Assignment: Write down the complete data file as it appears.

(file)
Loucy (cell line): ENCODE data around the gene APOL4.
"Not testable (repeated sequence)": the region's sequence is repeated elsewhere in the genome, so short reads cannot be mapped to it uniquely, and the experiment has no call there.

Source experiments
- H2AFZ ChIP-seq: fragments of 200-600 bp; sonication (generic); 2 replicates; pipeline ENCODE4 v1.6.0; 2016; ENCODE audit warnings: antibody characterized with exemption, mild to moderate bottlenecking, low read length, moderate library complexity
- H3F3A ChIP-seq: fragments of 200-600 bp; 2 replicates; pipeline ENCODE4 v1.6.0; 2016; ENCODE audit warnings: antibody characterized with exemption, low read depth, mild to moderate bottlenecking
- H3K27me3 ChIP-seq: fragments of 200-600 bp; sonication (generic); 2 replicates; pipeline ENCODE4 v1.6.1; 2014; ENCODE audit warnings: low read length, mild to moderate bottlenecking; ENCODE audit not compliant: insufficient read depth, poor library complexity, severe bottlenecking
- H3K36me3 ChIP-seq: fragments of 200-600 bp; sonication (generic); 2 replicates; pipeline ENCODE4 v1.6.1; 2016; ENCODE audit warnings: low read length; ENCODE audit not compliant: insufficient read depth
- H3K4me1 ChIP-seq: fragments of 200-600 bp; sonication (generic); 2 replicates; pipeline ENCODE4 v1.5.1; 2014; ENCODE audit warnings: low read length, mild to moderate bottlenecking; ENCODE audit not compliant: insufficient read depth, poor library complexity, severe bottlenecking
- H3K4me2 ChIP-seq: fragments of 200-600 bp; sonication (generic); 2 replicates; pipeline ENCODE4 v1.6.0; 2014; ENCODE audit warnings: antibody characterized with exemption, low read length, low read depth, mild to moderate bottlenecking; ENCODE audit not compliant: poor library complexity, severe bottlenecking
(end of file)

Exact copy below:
Loucy (cell line): ENCODE data around the gene APOL4.
"Not testable (repeated sequence)": the region's sequence is repeated elsewhere in the genome, so short reads cannot be mapped to it uniquely, and the experiment has no call there.

Source experiments
- H2AFZ ChIP-seq: fragments of 200-600 bp; sonication (generic); 2 replicates; pipeline ENCODE4 v1.6.0; 2016; ENCODE audit warnings: antibody characterized with exemption, mild to moderate bottlenecking, low read length, moderate library complexity
- H3F3A ChIP-seq: fragments of 200-600 bp; 2 replicates; pipeline ENCODE4 v1.6.0; 2016; ENCODE audit warnings: antibody characterized with exemption, low read depth, mild to moderate bottlenecking
- H3K27me3 ChIP-seq: fragments of 200-600 bp; sonication (generic); 2 replicates; pipeline ENCODE4 v1.6.1; 2014; ENCODE audit warnings: low read length, mild to moderate bottlenecking; ENCODE audit not compliant: insufficient read depth, poor library complexity, severe bottlenecking
- H3K36me3 ChIP-seq: fragments of 200-600 bp; sonication (generic); 2 replicates; pipeline ENCODE4 v1.6.1; 2016; ENCODE audit warnings: low read length; ENCODE audit not compliant: insufficient read depth
- H3K4me1 ChIP-seq: fragments of 200-600 bp; sonication (generic); 2 replicates; pipeline ENCODE4 v1.5.1; 2014; ENCODE audit warnings: low read length, mild to moderate bottlenecking; ENCODE audit not compliant: insufficient read depth, poor library complexity, severe bottlenecking
- H3K4me2 ChIP-seq: fragments of 200-600 bp; sonication (generic); 2 replicates; pipeline ENCODE4 v1.6.0; 2014; ENCODE audit warnings: antibody characterized with exemption, low read length, low read depth, mild to moderate bottlenecking; ENCODE audit not compliant: poor library complexity, severe bottlenecking